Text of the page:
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Biochemistry. 2014 Aug 12;53(31):5102-10. doi: 10.1021/bi500768c. Epub 2014 Jul 29.

Fluctuations of an exposed π-helix involved in lipoxygenase substrate recognition.

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Department of Biological Science, Florida State University , Tallahassee, Florida 32306-4295, United States.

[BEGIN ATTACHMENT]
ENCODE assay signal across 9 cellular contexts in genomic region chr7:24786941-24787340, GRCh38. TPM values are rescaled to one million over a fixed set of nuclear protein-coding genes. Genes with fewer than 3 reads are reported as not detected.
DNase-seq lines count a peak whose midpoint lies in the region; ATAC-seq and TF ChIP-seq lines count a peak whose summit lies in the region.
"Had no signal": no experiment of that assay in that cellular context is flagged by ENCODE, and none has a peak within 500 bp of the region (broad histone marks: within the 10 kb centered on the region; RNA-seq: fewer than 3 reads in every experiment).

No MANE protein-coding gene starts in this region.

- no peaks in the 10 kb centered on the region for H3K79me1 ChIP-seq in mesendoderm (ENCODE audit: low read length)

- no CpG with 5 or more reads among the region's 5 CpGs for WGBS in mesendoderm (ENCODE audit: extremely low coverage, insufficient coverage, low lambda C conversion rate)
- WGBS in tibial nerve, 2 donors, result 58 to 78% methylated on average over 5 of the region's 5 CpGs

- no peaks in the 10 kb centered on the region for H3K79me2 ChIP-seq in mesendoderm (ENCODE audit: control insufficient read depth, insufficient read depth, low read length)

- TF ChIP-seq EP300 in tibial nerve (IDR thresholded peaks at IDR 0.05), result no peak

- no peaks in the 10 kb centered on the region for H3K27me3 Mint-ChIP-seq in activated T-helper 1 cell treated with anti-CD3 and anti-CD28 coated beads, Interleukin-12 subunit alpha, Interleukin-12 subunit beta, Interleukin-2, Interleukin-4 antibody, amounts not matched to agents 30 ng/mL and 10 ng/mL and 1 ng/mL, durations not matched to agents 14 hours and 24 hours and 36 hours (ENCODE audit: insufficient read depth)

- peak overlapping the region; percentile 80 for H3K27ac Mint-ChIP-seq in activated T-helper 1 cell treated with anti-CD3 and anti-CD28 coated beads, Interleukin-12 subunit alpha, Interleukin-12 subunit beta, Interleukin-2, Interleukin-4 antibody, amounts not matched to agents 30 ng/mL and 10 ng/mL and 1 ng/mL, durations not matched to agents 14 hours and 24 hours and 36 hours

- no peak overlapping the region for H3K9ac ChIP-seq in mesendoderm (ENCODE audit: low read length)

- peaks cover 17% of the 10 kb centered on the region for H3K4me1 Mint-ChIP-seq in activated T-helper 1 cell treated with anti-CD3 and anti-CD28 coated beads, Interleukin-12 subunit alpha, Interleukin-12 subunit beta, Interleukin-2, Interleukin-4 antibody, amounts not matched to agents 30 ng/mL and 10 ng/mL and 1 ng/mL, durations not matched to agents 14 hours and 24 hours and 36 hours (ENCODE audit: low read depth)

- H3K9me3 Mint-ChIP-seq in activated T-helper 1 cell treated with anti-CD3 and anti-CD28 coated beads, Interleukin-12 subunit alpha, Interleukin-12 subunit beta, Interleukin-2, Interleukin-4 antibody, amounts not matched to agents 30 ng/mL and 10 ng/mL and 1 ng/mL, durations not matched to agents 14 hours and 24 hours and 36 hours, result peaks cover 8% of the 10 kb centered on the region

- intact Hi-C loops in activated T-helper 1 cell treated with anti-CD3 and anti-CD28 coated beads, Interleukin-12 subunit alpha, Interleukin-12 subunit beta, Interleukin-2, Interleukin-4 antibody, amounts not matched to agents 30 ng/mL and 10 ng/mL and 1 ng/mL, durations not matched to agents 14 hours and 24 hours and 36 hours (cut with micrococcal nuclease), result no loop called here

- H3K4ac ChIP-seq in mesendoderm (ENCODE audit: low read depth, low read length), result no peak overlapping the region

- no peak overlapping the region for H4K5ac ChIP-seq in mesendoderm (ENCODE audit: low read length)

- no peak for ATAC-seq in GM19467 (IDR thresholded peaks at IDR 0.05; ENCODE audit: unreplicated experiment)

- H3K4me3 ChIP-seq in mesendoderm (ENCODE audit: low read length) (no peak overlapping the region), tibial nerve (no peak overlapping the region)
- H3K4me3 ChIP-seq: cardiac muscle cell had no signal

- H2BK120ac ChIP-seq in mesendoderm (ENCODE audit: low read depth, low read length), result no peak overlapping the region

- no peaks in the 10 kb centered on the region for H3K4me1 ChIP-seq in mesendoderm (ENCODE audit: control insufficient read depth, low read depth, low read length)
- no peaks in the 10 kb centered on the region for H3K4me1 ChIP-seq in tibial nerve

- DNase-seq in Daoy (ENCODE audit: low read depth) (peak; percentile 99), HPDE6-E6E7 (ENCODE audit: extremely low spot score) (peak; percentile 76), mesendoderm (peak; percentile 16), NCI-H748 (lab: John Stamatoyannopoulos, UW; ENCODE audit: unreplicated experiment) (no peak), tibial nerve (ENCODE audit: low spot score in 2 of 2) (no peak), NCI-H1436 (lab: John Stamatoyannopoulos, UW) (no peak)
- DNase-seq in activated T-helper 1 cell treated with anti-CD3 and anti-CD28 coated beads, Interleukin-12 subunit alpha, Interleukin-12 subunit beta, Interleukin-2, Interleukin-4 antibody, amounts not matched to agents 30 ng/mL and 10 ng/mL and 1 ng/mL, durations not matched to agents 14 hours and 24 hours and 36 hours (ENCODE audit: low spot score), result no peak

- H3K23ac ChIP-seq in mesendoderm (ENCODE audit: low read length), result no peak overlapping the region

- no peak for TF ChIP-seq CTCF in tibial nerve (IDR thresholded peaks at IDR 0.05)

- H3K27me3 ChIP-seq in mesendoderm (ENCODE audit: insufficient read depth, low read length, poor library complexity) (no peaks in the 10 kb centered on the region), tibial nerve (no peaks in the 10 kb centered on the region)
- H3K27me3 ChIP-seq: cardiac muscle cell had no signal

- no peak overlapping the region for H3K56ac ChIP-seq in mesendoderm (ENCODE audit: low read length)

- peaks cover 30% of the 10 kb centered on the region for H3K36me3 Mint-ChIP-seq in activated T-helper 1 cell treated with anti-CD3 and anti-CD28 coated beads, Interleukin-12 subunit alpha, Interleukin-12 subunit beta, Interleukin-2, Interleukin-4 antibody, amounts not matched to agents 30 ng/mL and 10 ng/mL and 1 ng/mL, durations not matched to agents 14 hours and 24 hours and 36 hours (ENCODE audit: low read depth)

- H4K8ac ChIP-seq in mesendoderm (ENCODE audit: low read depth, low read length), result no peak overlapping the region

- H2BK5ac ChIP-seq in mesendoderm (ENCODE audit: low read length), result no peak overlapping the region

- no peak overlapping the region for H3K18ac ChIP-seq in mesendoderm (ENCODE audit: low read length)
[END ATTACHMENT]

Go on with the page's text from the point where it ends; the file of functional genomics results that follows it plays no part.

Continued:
The second helix in lipoxygenases adapts to permit substrate access to the active site, but details of this process are varied and poorly understood. We therefore examined the dynamics of helix 2 in solutions of spin-labeled soybean lipoxygenase-1 and spin relaxation at 60 K of the spin-labels by catalytic iron. Helix 2 in soybean lipoxygenase structures is surface-exposed and contains one turn of π-helix, centrally located. A site-directed spin-label scan of 18 of the 21 helix 2 residues, and electron paramagnetic resonance, showed that the π-helical segment became unusually mobile, on a nanosecond time scale, under conditions favoring substrate binding (pH 9 and lipid addition), while segments before and after had relatively unchanged dynamics. Backbone dynamics of residues in the π-helical segment appeared to be correlated, at pH 9. Samples also were frozen to examine the polarity and proticity of the local environments, the effect of the local environment on intrinsic relaxation, and dipolar relaxation by two symmetries of catalytic iron. The average hyperfine tensor component, Azz, of four π-helix residues decreased by 1.75 G, with an increase in pH from 7 to 9, while it remained unaffected for nearby buried residues. Power saturation data suggested the change in polarity specific to the π-helix altered the intrinsic relaxation rates. Different symmetries of iron contributed to distance-dependent magnetic relaxation. We interpret these data to mean that a π-helix in the second helix of plant lipoxygenases is highly dynamic and is the site where lipid chains penetrate to inner helices that outline the substrate pocket.

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